Once upon a time, when I was a young bride, I took up bread baking. For several years, as part of a larger effort to cook things from scratch, I baked bread each week. Each Saturday I gathered the ingredients: whole wheat flour, fresh yeast, honey, molasses, salt, water. I mixed them in a large ceramic bowl, white with blue stripes. I began to learn the science of how long to let the dough rise, how quickly the yeast will foam and bubble, how long to knead without kneading too long. Soon it became an intuitive process, no longer ruled by timers and recipes. I learned to live into the bread-making.
Then I had a baby, and I am sad to say that except for a few times here and there, I have never returned to regular bread-baking. #1 Son is 22 now, so there has been a long gap. I became a purchaser of bread and a maker of sandwiches to pack in lunches for the three children who eventually came to me. I’m not sure I would really know how to begin the process now, what corner of my kitchen could be made warm enough for the rising. My hands and wrists, compromised by a quirkily named syndrome, would no longer be able enough for kneading.
My hands touch bread in a different fashion now. No longer the baker or even often the sandwich-maker, I am now the Bread-Breaker and the Bread-Giver.
Most of us, most of the time, share that bread with a familiar community, following familiar rituals of consecration and distribution. We gather as the Body of Christ, and we share the Body of Christ. It’s part of who we are, perhaps a part we don’t stop to examine often enough.
After Hurricane Katrina, I traveled to Mississippi on a mission of pastoral relief to a Methodist minister whose house had been devastated by flooding during the storm. Rev. R rode out the storm in the crawlspace attic of her ranch home, along with her husband, her mother, two young children and a dog with an upset stomach, while her house filled with five or six feet of water below. My presence for two Sundays allowed her to take some time off, much needed as she worked on plans for rebuilding her home.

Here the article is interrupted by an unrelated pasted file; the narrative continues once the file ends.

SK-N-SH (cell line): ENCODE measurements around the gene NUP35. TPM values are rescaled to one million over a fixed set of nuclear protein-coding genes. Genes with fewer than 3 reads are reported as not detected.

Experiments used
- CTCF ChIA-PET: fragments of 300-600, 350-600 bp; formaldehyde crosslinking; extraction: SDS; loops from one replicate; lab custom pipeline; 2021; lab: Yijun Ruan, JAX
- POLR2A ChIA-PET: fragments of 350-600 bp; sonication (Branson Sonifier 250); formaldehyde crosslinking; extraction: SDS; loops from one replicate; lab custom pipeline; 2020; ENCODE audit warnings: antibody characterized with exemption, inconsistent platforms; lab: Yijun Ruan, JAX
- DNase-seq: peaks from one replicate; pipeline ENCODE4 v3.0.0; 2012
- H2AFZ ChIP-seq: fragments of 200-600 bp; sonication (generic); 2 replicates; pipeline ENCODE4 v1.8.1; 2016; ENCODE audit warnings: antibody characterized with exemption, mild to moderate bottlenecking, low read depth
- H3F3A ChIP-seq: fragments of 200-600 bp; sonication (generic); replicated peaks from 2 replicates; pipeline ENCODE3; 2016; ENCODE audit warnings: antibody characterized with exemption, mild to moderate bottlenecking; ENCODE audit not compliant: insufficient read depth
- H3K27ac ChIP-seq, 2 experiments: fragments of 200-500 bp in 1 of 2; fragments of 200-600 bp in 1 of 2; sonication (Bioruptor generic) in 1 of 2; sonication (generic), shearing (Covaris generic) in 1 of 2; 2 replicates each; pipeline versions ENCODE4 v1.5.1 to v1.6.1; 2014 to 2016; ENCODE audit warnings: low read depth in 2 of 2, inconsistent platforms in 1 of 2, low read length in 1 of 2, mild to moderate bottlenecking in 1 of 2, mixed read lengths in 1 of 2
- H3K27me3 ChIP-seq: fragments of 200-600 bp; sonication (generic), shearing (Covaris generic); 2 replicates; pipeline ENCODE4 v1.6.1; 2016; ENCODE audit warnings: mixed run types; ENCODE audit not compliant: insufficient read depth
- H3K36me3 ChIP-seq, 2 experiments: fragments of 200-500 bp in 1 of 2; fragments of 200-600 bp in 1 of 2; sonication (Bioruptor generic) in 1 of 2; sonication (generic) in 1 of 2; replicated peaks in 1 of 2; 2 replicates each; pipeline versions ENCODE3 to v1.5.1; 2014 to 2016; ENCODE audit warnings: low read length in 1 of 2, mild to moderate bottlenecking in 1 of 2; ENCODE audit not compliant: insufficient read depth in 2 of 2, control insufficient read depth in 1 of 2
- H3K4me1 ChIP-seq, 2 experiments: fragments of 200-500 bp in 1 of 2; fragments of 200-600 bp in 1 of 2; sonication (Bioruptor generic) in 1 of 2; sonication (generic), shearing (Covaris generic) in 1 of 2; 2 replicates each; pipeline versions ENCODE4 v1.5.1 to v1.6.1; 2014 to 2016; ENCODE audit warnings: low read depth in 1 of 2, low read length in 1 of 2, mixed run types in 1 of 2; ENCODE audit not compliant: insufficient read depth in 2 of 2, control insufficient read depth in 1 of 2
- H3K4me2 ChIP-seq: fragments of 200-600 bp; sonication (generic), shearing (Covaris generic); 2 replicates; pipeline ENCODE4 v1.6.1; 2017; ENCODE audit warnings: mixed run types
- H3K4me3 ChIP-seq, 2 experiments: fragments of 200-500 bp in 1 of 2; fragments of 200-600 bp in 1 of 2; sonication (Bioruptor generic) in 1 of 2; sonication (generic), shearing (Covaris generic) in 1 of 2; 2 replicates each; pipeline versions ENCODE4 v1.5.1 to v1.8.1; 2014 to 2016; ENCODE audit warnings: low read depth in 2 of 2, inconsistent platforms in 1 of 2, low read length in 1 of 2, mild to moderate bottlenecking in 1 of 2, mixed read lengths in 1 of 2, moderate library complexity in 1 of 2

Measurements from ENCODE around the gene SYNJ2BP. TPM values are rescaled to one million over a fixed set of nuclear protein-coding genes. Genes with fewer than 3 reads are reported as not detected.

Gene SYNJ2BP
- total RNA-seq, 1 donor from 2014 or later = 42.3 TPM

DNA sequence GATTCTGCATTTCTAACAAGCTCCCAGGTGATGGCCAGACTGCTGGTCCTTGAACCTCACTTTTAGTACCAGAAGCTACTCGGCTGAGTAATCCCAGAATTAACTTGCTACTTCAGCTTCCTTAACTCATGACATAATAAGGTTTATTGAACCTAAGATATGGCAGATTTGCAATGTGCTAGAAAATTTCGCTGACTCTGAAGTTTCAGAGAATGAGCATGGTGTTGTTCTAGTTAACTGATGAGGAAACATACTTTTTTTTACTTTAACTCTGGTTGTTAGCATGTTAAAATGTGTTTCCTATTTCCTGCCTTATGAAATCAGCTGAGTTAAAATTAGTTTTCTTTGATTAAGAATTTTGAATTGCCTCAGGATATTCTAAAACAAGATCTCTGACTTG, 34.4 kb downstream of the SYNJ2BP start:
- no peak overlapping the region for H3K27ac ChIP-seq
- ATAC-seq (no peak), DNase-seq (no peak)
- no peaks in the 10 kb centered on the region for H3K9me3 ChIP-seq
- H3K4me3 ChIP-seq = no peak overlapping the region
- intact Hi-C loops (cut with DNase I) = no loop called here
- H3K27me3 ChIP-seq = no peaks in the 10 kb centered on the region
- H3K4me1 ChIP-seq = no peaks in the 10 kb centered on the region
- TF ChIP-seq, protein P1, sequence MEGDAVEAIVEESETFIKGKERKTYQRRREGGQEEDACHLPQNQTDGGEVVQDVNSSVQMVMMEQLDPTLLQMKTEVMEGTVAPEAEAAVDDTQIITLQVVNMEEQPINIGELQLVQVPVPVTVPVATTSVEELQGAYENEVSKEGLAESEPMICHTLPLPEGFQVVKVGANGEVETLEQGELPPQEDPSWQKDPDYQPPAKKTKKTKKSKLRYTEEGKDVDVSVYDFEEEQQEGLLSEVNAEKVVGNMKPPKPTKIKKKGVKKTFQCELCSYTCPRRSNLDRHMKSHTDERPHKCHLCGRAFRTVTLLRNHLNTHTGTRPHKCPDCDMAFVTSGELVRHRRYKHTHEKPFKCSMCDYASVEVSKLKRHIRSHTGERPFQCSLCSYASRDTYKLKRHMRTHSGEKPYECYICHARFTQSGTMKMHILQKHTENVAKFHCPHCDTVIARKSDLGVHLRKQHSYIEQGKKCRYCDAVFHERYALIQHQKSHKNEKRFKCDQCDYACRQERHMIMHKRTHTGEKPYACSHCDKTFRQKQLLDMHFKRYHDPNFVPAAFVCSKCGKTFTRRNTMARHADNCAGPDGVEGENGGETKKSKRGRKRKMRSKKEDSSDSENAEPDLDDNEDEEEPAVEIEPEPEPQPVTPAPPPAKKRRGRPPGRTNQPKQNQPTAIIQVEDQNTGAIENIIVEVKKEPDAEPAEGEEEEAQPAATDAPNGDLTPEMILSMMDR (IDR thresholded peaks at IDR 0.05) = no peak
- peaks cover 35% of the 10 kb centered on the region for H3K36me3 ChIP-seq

On that second Sunday, we celebrated Communion. Warned in advance, I knew that they came forward to receive the bread and the juice. I knew, also, that R had a habit of tearing the bread for her parishioners, then handing it to them. The sharing of that bit of practical information led to some conversation about the logistics of trays being passed or bread being dipped into juice, about what we are accustomed to doing and what seems odd simply for being unfamiliar.
I followed the words in their order of service and said exactly the words the people expected to hear. (At least I hope I did!) I wasn’t there to bring them some new way of doing things, but to keep things going for them as best I could. I worried a bit about being coordinated enough to hold the plate and tear the bread and hand it to each person while remembering to say the words they expected to hear: "The Body of Christ, broken for you."
When the first person in line came to me, and I tore the bread, I had one of those moments of intense surprise, as if the bread itself were saying to me, “Gotcha!” Or as my second son, Snowman, would say, “Snap!”
Yes, it was a “snap” moment, and it reminded me later of that greatest of “snap” moments, experienced in the story of the Road to Emmaus. Two of the followers of Jesus are walking to Emmaus on Easter evening, when a man falls in and walks with them. The reader knows from the beginning it is Jesus, but Cleopas and his friend cannot recognize him. They tell him of all the events that have taken place, and still they grieve for their master, saying they never believed he would die, for he was to redeem Israel. And although they have been told the story of the empty tomb, they cannot put together all the pieces of the story until Jesus begins to explain the words of the prophets, all while they are walking along the road.